Intriguingly, Wats Dyke forms the boundary between those parts of Cheshire that were hidated in 1066 and those that were not. Hidation was part of the process of taxation in Anglo-Saxon England and involved an assessment of how many families could be supported by a given area of arable within a community (according to Bede, Historia Ecclesiastica i.25, a hide was sufficient for one family; by the time of Domesday Book in 1086, it had been more-or-less standardised at 120 statute acres, although originally, it seems to have varied a great deal according to the productivity of the land). It was something that occurred early in the Saxon period (the so-called Tribal Hidage, a document of early seventh-century date, already assesses individual English kingdoms in terms of hides) and the coincidence of the line of Wats Dyke with the limit of hidation in north-west Mercia is an important observation. Equally important is the fact that township boundaries largely ignore the Dyke and that the boundary of Cheshire in 1066 did not follow it, either. Nevertheless, those parts of Cheshire that lay to its east contain a high proportion of Old English placenames (albeit, often with a later Welsh disguise). The area west of the Dyke, by contrast, is much more Welsh in both placenames and the recorded tax arrangements in 1066. As a boundary, its human impact was therefore immense and long lived.
The form of the Dyke
The Dyke consists for most of its length of a bank and ditch with no berm between them. The ditch is always to the west and the bank to the east. In a number of places (such as Fron Tydyr, east of Holywell), there is no bank, because the hill slope renders it unnecessary, although a ditch was dug, producing a lynchet-like profile today. The bank is a little over 8.1 m wide at the base on average, with extremes of 6.4 and 12.2 m, while it stands today up to about 2 m high in places and would originally have been somewhat higher. It has a turf facing and is mainly composed of soil strengthened with turf layers. At Maes-y-Clawdd (Oswestry, Salop.), the bank was 10.2 m wide at the base, with a turf core and a slight berm (of 0.7 m) between it and the ditch. A small quantity of residual Romano-British pottery was found incorporated into the bank. At Pentre Wern (Oswestry, Salop.), the ditch was 8 m wide and up to 4 m deep, and the bank some 7 m wide, while at Mynydd Isa (Flints.), it was 6.1 m wide. At Wrexham General Station, the bank was found to be over 6 m wide, with hints of a robbed out facing on the west side. At Selattyn (Yewtree, Salop.), the ditch was at least 1.2 m deep. There is no indication that it ever had a palisade or wall on top (as some stretches of Offas Dyke appear to have done), although the published section from Sychdyn (Flints.) appears to show the remains of a timber palisade between the bank and ditch, suggesting a feature resembling a Roman turf-and-timber fort rampart.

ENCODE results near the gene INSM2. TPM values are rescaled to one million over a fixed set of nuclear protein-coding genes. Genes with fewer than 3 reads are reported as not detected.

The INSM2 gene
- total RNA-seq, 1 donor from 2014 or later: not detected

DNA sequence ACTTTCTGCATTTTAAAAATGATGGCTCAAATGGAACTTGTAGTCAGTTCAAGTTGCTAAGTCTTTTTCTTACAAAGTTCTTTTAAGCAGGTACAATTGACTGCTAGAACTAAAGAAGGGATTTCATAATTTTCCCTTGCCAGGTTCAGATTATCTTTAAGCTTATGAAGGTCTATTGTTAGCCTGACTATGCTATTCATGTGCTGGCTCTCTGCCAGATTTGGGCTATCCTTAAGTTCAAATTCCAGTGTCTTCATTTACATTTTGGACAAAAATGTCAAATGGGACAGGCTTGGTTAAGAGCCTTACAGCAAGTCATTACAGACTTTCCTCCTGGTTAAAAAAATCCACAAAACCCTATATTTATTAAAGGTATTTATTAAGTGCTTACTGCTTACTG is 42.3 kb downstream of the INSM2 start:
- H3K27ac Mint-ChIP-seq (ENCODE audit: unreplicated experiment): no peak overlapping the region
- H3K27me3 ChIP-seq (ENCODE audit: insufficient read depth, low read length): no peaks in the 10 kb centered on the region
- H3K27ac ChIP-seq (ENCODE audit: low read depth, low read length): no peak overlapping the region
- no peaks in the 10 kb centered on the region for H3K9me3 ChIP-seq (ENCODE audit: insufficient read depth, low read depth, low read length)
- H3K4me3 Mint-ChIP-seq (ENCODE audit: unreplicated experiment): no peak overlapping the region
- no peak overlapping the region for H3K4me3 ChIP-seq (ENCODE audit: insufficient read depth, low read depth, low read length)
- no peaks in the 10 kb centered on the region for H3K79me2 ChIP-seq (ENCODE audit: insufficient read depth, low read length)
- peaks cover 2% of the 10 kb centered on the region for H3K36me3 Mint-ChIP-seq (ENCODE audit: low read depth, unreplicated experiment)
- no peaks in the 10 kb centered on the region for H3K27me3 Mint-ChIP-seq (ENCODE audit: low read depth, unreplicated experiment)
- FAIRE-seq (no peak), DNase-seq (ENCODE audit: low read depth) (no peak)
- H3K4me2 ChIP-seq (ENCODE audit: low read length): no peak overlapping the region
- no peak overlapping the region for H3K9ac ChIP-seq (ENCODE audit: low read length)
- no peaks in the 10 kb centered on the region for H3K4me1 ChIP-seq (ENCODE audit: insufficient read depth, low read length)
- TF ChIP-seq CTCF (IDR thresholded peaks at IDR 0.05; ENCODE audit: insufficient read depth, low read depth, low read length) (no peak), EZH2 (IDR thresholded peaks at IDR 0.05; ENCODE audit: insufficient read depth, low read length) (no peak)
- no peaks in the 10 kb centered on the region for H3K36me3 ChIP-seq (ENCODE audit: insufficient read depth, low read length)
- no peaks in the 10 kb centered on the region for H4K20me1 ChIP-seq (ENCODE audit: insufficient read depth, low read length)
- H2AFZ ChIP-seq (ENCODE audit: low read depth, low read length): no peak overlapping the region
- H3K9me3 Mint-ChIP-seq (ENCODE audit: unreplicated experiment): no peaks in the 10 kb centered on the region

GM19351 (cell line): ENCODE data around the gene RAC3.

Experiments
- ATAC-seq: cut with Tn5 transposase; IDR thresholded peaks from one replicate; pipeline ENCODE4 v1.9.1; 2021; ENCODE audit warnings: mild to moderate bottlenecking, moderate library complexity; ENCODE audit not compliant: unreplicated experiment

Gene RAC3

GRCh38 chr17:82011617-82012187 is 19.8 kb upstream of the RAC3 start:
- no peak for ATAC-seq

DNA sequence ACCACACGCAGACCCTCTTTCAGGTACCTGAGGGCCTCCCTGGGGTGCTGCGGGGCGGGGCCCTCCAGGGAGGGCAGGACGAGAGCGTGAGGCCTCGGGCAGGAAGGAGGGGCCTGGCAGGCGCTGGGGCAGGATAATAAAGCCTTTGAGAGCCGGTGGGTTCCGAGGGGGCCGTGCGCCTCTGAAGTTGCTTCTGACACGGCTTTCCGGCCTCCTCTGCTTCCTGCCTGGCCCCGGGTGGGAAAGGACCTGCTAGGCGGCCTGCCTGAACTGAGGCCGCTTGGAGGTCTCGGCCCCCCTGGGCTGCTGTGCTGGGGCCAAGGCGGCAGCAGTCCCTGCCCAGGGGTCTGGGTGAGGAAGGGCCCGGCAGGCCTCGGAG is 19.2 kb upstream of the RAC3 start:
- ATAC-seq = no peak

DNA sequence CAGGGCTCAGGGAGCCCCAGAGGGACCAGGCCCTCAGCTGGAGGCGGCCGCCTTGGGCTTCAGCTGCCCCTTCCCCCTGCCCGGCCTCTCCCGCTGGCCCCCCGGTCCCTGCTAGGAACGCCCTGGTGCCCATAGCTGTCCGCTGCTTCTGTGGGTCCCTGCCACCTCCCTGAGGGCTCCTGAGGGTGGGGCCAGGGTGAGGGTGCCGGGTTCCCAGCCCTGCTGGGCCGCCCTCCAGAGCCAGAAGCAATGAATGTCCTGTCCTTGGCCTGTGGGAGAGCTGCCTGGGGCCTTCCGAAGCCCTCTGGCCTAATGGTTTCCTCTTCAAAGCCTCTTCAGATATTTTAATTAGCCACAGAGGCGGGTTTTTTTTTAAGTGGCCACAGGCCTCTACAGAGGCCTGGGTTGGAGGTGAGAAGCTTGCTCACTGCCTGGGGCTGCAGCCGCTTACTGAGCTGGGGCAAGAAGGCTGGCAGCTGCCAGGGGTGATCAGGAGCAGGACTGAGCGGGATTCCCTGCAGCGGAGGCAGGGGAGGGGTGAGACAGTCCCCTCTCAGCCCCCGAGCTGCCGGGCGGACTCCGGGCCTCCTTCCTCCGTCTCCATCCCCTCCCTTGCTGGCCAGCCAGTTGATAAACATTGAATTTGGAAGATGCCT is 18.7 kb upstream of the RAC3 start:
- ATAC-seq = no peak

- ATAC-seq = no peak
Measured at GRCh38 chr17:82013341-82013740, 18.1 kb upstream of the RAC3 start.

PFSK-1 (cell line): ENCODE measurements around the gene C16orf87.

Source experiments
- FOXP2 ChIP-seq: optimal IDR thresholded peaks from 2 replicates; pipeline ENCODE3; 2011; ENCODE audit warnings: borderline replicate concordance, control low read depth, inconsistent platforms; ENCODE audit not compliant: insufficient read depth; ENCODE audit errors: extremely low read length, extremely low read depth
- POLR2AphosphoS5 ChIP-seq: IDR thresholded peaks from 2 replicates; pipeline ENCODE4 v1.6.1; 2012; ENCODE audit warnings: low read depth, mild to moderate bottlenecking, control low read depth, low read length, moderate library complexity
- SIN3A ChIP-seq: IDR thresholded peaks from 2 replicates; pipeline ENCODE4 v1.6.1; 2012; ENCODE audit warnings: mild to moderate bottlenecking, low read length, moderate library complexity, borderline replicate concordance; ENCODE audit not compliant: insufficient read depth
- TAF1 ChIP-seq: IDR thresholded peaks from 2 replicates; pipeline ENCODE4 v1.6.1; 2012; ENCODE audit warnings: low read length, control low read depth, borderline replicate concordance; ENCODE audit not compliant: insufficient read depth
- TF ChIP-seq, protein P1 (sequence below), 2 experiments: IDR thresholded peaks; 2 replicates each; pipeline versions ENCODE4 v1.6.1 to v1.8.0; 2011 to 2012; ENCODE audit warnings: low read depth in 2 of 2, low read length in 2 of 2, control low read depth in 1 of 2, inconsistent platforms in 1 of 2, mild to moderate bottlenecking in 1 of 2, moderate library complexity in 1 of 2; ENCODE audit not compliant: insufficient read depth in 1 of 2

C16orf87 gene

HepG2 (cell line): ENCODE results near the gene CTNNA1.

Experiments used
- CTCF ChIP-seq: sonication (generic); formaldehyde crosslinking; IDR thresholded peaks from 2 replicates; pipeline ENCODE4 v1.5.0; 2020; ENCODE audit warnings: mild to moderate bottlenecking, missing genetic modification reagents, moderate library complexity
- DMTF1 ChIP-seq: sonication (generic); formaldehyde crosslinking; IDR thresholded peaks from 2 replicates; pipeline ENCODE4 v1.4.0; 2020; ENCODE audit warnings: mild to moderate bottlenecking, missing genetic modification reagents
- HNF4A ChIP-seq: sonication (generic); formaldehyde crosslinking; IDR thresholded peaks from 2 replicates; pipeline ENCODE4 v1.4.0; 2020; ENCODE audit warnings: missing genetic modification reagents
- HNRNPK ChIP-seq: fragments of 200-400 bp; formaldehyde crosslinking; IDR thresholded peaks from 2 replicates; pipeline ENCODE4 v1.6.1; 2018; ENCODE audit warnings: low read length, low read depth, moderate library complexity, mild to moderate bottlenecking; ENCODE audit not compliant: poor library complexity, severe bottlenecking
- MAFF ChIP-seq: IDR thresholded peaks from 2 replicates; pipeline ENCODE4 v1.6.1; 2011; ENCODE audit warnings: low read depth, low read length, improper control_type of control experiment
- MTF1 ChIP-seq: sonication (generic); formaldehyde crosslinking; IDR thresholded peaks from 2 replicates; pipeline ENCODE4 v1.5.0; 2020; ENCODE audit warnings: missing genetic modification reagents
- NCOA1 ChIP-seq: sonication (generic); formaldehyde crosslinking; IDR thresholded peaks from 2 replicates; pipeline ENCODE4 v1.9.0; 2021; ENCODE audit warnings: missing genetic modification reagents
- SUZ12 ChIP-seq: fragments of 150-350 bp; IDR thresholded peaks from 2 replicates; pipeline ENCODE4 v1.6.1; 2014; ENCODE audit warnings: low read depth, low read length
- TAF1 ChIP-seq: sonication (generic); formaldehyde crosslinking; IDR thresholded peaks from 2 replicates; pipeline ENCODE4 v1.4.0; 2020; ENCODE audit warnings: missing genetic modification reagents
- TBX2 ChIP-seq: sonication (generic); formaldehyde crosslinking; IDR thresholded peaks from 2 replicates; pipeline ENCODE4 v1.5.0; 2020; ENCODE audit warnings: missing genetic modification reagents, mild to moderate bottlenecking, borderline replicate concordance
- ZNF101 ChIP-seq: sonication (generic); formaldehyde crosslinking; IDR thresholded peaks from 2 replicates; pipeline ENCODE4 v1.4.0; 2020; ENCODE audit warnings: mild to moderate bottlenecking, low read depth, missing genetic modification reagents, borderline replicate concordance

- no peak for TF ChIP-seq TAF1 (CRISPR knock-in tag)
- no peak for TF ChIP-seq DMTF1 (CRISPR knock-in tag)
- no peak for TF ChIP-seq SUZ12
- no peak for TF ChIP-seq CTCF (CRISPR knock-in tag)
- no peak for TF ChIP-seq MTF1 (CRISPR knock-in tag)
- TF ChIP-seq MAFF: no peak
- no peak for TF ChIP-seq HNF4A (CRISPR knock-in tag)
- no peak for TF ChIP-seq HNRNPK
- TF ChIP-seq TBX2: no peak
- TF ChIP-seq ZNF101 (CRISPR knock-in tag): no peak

At Rhydyn Hall, south of Hope (Flints.), there was a hint of a cobble feature at the base of the rampart, perhaps a kerb of some kind, although at Pentre Wern (Salop.), a similar feature was interpreted as an accidental dump of gravel. The ditch is an average 5.7 m wide and was found to be 2.4 m deep at Sychdyn (Flints.), with a cleaning slot at the bottom. At Mynydd Isa (Flints.), it was 3.7 m wide, with a flat bottom 1.8 m wide, and 1.2 m deep, while at Maes-y-Clawdd (Salop.), it was 7.4 m wide and 2.3 m deep, with no sign of a subsequent cleaning. Fox considered Wats Dyke to be, on average, about two-thirds the height and width of Offas Dyke.
The question of entrances through the Dyke does not appear to have been settled. There are two of places where Fox thought that the present gaps might have been original: north-west of Clawdd Offa in Hope (Flints.) and south-east of Henlle Hall (Salop.). However, at neither of these is there any trace of an early trackway that would have used them. Moreover, at Henlle Hall, excavations demonstrated that the ditch continues across the gap. The question of how gates through the Dyke were protected (if at all) does not seem to have been settled by fieldwork.
The Dyke also incorporates a number of other earthworks. Some, such as Yr Ddinas Hźn, were already in existence; at least one, though, the work that gave its name to Basingwerk, seems to have been Mercian in origin. Although Fox concluded that they were not used as part of the defensive scheme, it is worth considering their possible role. A number of hillforts, for instance, were reoccupied during the late or sub-Roman periods, and the incorporation of reoccupied hillforts into the line of Wats Dyke might then strengthen a case for its early date (see below). It would also make Wats Dyke very different from any of the other sub-Roman and Saxon earthworks of Britain, which exist as simple bank and ditch structures without garrisons or mustering points.